Asthma is a chronic inflammatory disease of the respiratory tract. The chronic inflammation causes the airways to swell, making them highly sensitive and narrowed. The swelling can occur randomly or after triggers such as allergies, smoke, air pollution, and exercise. The main symptoms are wheezing, shortness of breath, and coughing, which may temporarily worsen and lead to asthma attacks.
How many people have asthma?
Asthma is one of the most common chronic diseases, affecting more than 300 million people worldwide. Asthma affects people of all ages and often begins in childhood, although it can also first appear in adults.
How is asthma treated?
The symptoms of asthma can usually be controlled by treatment with inhalers for relief or prevention. However, patients with severe asthma may have persistent problems and difficulty controlling their asthma symptoms with treatment, which increases the risk of asthma attacks.
How is asthma diagnosed?
The current diagnosis of asthma is based on variable expiratory limitation measured by forced expiratory volume in 1 second (FEV1), family history, and symptoms.
The medical need for biomarkers in asthma is to enable precision medicine. First, a diagnostic biomarker that identifies different subtypes would be of value because of the heterogeneity of the disease. Identification of subtypes would also allow better stratification of patients enrolled in clinical trials.
Second, a predictive biomarker to select patients likely to respond to a therapeutic drug in clinical trials could reduce the duration and size of studies needed to determine therapeutic efficacy.
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Chronic airway inflammation and swelling in asthma leads to the restructuring of airway wall components, including alteration of the extracellular matrix (ECM). A normal repair response creates a balance between extracellular matrix (ECM) proteins being degraded and rebuilt, but this balance is disturbed in chronic inflammation.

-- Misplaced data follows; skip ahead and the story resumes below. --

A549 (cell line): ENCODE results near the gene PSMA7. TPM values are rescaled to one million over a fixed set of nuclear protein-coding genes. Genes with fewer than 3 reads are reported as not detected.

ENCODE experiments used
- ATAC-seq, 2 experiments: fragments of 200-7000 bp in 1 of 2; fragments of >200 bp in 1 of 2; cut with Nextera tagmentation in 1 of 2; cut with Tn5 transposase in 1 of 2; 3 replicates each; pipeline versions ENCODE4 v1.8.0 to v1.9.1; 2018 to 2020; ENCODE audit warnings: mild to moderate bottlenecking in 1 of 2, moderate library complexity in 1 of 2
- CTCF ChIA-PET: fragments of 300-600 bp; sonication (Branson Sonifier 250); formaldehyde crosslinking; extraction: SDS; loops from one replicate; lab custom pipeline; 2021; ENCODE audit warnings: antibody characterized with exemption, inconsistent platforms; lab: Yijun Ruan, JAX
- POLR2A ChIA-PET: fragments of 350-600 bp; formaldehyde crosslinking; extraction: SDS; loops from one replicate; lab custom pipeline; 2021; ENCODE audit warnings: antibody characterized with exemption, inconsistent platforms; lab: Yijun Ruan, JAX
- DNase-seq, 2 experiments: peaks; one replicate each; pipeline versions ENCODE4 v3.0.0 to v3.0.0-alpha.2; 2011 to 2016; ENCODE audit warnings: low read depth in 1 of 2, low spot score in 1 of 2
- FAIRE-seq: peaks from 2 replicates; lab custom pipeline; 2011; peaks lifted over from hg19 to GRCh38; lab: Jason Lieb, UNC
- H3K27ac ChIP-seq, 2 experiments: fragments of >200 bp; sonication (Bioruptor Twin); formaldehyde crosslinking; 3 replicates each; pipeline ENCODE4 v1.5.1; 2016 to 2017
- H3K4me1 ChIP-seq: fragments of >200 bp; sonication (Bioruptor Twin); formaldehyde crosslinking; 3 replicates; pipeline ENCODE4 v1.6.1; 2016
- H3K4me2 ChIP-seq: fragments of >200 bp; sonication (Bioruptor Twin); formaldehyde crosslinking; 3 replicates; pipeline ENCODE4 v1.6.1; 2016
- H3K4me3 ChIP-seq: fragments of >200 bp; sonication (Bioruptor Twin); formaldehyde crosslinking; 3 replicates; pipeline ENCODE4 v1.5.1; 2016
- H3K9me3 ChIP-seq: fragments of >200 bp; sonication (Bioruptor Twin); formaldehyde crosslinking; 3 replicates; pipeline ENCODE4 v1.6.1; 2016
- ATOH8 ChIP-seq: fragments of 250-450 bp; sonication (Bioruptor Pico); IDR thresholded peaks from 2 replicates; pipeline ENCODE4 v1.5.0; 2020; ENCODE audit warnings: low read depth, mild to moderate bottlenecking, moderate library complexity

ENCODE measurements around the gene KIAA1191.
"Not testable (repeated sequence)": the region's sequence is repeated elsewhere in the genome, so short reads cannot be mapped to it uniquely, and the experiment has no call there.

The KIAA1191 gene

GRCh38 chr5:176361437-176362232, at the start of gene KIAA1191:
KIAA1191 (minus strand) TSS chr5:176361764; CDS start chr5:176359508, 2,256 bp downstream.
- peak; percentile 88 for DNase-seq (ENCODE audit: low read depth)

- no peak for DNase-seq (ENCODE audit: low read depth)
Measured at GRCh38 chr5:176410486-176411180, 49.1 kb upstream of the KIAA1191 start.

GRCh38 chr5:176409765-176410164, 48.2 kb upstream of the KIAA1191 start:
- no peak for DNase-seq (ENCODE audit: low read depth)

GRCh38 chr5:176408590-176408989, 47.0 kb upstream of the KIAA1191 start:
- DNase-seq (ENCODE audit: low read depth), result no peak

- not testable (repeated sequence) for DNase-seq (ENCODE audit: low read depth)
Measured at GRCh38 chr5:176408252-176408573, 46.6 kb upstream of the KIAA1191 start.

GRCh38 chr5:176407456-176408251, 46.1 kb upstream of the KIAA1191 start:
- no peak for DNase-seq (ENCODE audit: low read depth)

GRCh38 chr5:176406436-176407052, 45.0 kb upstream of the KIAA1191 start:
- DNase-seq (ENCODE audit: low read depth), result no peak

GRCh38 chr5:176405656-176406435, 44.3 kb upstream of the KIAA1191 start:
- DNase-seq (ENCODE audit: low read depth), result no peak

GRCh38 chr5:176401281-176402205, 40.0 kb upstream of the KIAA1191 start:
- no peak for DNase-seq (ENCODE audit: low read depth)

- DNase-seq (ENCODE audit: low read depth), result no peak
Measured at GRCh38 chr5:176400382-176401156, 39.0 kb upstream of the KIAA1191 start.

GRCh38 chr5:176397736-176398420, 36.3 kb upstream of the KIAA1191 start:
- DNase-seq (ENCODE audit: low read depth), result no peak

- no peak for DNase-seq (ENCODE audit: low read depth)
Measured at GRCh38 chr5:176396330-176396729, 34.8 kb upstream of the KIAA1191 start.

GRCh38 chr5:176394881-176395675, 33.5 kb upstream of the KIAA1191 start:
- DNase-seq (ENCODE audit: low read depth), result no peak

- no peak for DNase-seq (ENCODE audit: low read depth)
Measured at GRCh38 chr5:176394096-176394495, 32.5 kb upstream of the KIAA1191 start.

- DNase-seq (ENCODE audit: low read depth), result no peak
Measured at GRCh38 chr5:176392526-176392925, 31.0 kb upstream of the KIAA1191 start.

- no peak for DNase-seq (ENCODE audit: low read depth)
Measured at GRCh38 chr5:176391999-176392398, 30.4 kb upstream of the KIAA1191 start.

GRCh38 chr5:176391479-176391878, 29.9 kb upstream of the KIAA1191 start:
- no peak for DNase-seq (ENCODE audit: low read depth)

The disturbed balance leads to marked tissue turnover in asthma, which can be quantified by Protein Fingerprint biomarkers in a serological sample.
While several diagnostic biomarkers exist in the field of asthma that subtype asthma patients, their ability to predict response to treatment is limited. Therefore, there is still a medical need for biomarkers that can predict response to treatment. This can be achieved by characterizing structural changes in tissues and linking them to a specific asthma subtype.
Protein Fingerprint biomarkers can be measured in serum and used to accurately quantify changes in tissue remodeling in individual patients.
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Protein Fingerprint biomarkers measured in serum are generally elevated in asthma patients compared with healthy individuals and correlate with airway resistance.
Lung tissue degradation, as measured by MMP-degraded collagen type IV α3-chain (C4Ma3), is increased in asthma patients with high eosinophil counts and asthma patients with a high type 2 cytokine profile.
Protein Fingerprint biomarkers measured in serum are associated with exacerbations in asthmatic patients.
Protein fingerprint biomarkers are predictive of clinical response, being elevated in responders compared with non-responders at baseline. Effective treatments further suppress Protein Fingerprint biomarkers.
Lung tissue degradation, quantified by MMP-degraded collagen type IV α3-chain (C4Ma3), is increased in responders compared with non-responders at baseline.
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